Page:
Citrix SSL/TLS Vulnerabilities and Operating System Hardening

Brian MurphySenior Information Technology Consultant
Holistic technology infrastructure strategy, design, engineering and implementation that is highly scalable, secure, optimized, automated
#SSL #TLS #Citrix #HTTPS #PKI #Compliance #Certificate #Encryption #StoreFront #Web Interface #Citrix XenApp
Citrix technology runs on Windows client and server operating system. The Citrix Receiver client runs on Windows and non-Windows clients. Users leverage Internet Browsers on those clients to access Citrix platform.

The advent of SSL 2.0 becoming obsolete warrants inspection of client and server cipher suites, protocols, Internet browser versions and combinations.

This article provides recommendations for Microsoft Windows Server and client workstations to meet and exceed current and future requirements as they pertain to certificate encryption technology.

Citrix is inherently secure and yet is dependent on Windows Operating System and others;
1. Website URLs configured as published applications
2. Windows Server Operating System - Windows 2008R2, 2012R2, and future versions
3. Windows Client Operating System - Windows 7, 8, 10 with Citrix Receiver installed
4. Citrix Web Interface and StoreFront
5. Workstation and Citrix XenApp hosted Internet Browsers; Internet Explorer, Mozilla, Google, others
When implemented, the recommendations identify and reduce currently known SSL and TLS vulnerabilities for FREAK []2] and BEAST. These terms are all part of a larger design architecture referred to as Public Key Infrastructure. Some terms used in this article;
SSL = Secure Socket Layer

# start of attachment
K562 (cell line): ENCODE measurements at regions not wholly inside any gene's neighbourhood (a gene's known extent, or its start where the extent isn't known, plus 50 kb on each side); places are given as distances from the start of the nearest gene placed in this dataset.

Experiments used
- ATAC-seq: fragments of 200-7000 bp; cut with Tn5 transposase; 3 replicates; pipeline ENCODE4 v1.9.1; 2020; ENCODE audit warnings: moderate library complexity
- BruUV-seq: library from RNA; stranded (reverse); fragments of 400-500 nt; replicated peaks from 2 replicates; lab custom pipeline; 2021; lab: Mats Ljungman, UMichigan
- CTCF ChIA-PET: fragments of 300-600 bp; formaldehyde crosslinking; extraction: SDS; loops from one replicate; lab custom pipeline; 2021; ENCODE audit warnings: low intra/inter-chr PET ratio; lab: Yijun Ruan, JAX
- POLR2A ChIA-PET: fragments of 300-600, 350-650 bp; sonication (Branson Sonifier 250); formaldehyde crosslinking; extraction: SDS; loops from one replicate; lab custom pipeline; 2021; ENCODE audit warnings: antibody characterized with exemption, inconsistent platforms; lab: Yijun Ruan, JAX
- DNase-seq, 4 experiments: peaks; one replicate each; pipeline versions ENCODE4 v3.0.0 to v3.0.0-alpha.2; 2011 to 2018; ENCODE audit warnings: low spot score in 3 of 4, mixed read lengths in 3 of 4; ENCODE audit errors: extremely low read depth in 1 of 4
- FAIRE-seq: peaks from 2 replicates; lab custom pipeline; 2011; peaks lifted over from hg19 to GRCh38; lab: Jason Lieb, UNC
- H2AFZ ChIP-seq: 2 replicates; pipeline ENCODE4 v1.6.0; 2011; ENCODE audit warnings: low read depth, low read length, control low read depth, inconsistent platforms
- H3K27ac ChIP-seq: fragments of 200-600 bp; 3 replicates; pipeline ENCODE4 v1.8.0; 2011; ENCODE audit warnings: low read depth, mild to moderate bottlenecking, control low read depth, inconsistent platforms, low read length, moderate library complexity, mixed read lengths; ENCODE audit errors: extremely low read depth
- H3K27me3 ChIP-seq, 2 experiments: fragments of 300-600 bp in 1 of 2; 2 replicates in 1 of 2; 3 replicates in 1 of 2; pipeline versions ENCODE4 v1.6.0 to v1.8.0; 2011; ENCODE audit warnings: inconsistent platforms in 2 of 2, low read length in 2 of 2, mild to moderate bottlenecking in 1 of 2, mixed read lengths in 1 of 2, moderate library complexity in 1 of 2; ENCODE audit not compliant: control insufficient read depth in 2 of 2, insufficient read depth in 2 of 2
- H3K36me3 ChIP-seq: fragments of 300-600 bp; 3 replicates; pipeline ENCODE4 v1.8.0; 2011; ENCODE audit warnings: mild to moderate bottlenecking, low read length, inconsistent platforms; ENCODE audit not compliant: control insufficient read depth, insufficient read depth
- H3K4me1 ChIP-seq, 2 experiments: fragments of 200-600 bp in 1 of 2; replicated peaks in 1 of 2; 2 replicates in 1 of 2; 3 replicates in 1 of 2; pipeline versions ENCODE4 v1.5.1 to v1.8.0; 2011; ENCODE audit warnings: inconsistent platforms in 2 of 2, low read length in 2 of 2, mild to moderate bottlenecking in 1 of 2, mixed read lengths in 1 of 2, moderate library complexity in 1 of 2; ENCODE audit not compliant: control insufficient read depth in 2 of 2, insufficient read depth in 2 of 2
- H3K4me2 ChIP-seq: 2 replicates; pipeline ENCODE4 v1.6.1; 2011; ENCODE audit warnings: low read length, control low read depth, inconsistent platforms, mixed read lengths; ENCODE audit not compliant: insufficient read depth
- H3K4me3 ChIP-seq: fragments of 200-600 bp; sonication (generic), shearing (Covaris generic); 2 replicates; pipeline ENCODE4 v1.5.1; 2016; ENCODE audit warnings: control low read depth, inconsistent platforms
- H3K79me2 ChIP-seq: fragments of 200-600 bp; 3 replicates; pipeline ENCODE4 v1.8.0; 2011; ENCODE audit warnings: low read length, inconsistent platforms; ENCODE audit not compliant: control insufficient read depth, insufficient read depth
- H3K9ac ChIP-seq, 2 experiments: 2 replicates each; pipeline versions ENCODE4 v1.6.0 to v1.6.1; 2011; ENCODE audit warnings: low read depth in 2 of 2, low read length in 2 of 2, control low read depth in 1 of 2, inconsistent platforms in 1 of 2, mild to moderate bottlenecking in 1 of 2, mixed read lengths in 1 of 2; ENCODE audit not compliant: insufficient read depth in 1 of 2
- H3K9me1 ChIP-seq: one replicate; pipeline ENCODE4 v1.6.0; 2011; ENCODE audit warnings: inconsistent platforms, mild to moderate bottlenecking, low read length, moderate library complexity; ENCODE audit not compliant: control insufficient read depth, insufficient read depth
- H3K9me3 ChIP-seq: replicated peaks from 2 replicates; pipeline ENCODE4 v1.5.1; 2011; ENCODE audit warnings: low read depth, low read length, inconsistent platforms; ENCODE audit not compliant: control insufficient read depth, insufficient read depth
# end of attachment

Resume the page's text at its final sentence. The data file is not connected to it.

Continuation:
TLS = Transport Layer Security
HTTPS = Secure Hypertext Transfer Protocol
The focus is on the Microsoft operating systems because Citrix is primarily used on them. Further, client and server operating systems might have Web browsers that may not comply with current cipher suite standards about PKI, the certificate encryption or the process by which HTTPS works. The goal is to remind the reader the vulnerabilities listed here are still prevalent.
The tools and remediation plan discussed is specific to Microsoft Windows 7, 8.1, 10 and Server 2008 R2 or 2012 R2. Most of the vulnerabilities listed exist in latest operating systems and browsers, despite SHA-1 deprecation and disabling SSL 3.0 at the browser level. My preferred tool for Microsoft operating discussed later in this publication.

Citrix XenApp as a hosting platform for business applications often requires Internet access.  Often we publish internal and external URLs to the Internet.  This creates at least four contention points:
  1. XenApp runs on Microsoft Operating System and the OS as built-in protocols, ciphers, hashes and key exchanges.